Step-by-Step Procedure to Draw a Portrait
1. Reference Photograph for Portrait
Not all photos that you find luring in social media are good for Portrait sketch. Always try to obtain photos which are
-sharp and have less blurred areas at least on the subject
-shot in good lighting
-have good highlights and shadows.
2. Sketch the Outline
An outline can be drawn by various methods. That include:
a. Freehand- This is the most difficult yet fast technique to draw a portrait. You just see the reference photo and start to draw. I don’t recommend this method to beginners as this is difficult and requires a lot of practice.
b. Tracing – The easiest to draw and little faster than that of the freehand and graph method. This method is useful if the reference photo needs to be resized or if there is a need for the measurements to be exact. Take a printout of the reference photo and shade all the backside of the photo with black graphite or charcoal. Once that is done take the image and place it on the sketchpad and start drawing lines on the actual photo. This will transfer the previously shaded charcoal or graphite to the sketchpad.
c. Graph- The most time consuming and tedious task is to draw lines here. We take the image and using some software like Photoshop, we make guiding lines on the image and the sketchpad which are exactly alike or are proportional. Then the proportions can help us to carve our subject more accurately.
Before we move further, we need to properly analyze the areas in the picture. We need to see the highlights and shadows. In the image, the white areas that have a direct light source are usually highlights and those areas that are dark are usually shadows. We don’t need to use dark grade pencils in the highlights whereas in the shadows we do the opposite.
Shading is the most important part of a portrait sketch. In order to shade a picture, we need pencils of various grades. We have pencils like HB, 2B, 5B,6B…. Greater the number the more it will be dark and soft, but it will more be hard to erase.
Avoid using a lot of pressure on pencils. Use higher grades to get the desired darkness if necessary. I prefer to work in layers. First a layer of HB and smooth it out by using a brush or a tissue paper. After then erase those areas where highlights are maximum. Repeat the process for darker areas with increasing grade of pencils as necessary by observing the photograph. I highly insist on doing the eyes, nose, and lips in the first place as those are the things that are going to make your portrait look expressive.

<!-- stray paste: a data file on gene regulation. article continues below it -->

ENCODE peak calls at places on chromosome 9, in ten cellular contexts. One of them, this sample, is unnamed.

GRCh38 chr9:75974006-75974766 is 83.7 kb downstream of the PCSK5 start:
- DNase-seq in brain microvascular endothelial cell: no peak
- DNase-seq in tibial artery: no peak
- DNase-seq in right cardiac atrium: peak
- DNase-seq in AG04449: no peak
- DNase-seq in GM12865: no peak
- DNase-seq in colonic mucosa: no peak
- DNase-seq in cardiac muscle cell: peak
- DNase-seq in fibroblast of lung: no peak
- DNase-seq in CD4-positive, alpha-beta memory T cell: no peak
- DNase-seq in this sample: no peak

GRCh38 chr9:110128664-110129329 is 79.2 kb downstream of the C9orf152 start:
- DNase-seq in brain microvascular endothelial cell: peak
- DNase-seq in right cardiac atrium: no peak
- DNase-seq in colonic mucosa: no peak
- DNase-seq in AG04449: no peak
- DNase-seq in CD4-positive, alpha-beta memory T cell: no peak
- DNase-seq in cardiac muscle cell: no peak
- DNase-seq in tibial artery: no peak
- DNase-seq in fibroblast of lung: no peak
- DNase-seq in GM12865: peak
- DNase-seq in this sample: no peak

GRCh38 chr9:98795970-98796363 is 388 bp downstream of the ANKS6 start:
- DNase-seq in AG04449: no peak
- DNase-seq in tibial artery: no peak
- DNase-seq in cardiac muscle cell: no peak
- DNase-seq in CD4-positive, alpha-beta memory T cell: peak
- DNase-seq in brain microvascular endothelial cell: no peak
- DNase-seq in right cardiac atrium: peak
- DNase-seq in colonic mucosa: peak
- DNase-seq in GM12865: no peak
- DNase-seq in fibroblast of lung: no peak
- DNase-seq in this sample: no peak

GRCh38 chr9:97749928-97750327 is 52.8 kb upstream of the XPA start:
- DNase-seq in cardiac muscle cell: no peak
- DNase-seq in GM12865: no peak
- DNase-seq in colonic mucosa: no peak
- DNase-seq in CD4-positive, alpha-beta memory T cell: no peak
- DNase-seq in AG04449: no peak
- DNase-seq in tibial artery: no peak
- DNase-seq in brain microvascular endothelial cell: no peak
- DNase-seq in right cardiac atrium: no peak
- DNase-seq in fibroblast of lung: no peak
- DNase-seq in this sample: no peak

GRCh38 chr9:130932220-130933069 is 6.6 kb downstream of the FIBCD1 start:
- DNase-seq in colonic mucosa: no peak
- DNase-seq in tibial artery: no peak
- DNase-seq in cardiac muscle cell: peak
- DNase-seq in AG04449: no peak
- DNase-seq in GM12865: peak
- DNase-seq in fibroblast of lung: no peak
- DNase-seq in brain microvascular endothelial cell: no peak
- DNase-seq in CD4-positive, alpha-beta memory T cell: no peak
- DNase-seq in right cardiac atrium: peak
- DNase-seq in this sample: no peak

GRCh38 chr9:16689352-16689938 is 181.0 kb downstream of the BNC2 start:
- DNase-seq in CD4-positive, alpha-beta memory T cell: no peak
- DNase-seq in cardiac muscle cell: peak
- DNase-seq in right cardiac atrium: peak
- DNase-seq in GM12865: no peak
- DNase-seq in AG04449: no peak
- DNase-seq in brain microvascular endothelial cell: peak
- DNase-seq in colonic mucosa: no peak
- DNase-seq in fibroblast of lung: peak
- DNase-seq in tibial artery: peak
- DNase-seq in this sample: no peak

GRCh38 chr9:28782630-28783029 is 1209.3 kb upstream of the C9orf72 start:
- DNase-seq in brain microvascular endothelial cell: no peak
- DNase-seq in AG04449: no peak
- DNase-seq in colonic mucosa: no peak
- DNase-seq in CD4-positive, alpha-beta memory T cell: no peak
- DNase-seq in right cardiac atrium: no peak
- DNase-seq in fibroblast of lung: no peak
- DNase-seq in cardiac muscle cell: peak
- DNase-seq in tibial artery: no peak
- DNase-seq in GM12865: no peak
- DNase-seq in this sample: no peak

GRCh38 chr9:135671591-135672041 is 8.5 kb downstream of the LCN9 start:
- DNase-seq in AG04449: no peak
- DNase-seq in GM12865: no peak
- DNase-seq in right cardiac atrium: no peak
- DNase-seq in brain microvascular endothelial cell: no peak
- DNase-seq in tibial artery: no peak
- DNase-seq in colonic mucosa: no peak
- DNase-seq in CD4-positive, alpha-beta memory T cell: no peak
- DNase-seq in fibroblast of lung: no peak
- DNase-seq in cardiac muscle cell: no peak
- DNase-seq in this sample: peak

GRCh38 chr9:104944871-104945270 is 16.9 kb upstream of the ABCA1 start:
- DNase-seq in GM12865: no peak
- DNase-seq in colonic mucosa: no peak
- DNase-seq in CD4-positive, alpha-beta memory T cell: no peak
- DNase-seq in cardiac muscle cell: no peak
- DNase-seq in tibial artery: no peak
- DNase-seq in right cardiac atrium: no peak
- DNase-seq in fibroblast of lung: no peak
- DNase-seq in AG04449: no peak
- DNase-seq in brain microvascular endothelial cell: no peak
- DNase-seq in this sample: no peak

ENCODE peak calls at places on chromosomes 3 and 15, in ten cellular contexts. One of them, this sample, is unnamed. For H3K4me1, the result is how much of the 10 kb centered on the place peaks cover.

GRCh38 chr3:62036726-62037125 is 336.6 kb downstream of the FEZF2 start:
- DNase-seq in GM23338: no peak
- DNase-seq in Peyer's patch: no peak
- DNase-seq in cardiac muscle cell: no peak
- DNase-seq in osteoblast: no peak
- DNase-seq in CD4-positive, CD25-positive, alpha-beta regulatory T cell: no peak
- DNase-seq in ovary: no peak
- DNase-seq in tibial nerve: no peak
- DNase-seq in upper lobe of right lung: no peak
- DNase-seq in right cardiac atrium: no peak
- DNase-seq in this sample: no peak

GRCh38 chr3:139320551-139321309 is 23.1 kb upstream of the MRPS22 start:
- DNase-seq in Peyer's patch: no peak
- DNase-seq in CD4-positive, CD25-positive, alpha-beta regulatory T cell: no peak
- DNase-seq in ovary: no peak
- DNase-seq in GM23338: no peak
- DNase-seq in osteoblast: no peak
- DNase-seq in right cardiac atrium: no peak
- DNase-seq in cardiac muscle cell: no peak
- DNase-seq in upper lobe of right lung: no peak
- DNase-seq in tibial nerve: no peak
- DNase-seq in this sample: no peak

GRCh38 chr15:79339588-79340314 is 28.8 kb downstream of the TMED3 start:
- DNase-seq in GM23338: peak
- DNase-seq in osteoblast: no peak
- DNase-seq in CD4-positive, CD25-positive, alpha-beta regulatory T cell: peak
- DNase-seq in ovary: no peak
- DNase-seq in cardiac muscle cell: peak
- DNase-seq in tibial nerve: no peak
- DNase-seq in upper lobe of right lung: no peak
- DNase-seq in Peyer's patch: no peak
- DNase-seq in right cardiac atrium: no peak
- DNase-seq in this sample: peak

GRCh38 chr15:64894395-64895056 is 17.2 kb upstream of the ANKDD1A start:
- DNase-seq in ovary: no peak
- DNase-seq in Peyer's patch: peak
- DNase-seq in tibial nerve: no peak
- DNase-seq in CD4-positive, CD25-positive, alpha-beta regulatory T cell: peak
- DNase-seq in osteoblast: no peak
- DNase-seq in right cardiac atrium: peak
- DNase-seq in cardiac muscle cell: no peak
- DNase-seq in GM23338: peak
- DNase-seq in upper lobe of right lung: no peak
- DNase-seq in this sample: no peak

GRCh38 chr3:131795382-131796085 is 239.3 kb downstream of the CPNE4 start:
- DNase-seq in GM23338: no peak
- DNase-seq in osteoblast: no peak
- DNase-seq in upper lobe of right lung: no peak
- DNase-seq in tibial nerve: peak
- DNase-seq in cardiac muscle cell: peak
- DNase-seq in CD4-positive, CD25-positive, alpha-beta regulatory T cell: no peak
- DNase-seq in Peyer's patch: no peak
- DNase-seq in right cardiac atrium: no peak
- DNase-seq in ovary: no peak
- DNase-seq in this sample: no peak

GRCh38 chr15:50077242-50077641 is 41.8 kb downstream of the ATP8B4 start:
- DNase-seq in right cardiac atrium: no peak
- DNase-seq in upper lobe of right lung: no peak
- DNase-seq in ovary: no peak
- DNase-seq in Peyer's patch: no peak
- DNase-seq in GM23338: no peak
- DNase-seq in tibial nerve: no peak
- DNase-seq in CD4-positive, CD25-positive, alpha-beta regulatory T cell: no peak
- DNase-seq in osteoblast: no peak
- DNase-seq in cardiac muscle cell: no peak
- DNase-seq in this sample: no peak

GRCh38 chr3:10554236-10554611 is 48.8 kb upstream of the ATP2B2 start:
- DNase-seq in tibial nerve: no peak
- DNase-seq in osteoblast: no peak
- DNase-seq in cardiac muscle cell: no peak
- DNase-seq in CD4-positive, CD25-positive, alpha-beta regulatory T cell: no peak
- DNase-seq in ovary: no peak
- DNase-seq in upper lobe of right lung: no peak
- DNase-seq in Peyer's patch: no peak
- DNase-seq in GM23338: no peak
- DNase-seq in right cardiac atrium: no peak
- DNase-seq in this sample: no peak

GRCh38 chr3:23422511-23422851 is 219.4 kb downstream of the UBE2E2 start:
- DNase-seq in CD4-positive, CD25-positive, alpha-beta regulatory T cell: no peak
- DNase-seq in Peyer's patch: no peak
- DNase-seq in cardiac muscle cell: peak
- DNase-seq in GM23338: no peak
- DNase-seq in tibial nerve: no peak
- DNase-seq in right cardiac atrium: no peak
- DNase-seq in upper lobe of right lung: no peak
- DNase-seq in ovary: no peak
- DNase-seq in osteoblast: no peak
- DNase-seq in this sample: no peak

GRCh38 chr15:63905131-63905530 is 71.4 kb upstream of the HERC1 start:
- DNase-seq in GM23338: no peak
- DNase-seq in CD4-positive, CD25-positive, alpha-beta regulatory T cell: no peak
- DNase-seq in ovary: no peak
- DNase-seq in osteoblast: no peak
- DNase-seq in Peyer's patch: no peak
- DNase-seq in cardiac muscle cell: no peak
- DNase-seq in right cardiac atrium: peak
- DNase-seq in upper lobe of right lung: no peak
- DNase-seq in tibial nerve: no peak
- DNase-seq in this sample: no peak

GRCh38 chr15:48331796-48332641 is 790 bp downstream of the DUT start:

Tips for shading
-for smooth shading do not apply pressure on pencils and work in layers
-do not increase/decrease the values TRY TO MAKE IT SIMILAR TO PHOTOGRAPH
-give more emphasis on the eyes nose and lips as these are the only element that resembles the expression of the face.
5. Finishing and Hairs in the Portrait.
The hairs must be drawn according to the photograph. The direction to which the hair goes is really what gives the character his looks and essence. Just look at the photograph and remember the direction of the hairs and draw them accordingly in the same direction. Hairs don’t need to be perfect they just need to resemble the hairs. For finishing, there are mainly two things:
Dark areas finishing- to finish the darkest areas in the sketch all you need to do is get yourself a high-grade pencil and make them look sharp.
Light areas finishing- try to give definite highlights using white charcoal or an eraser.
DON’T TRY TO BE PERFECT. IF YOUR PORTRAIT IS ABLE TO EXPRESS ITSELF GUESS YOU ARE DONE WITH IT.
Don’t miss the full tutorial video.
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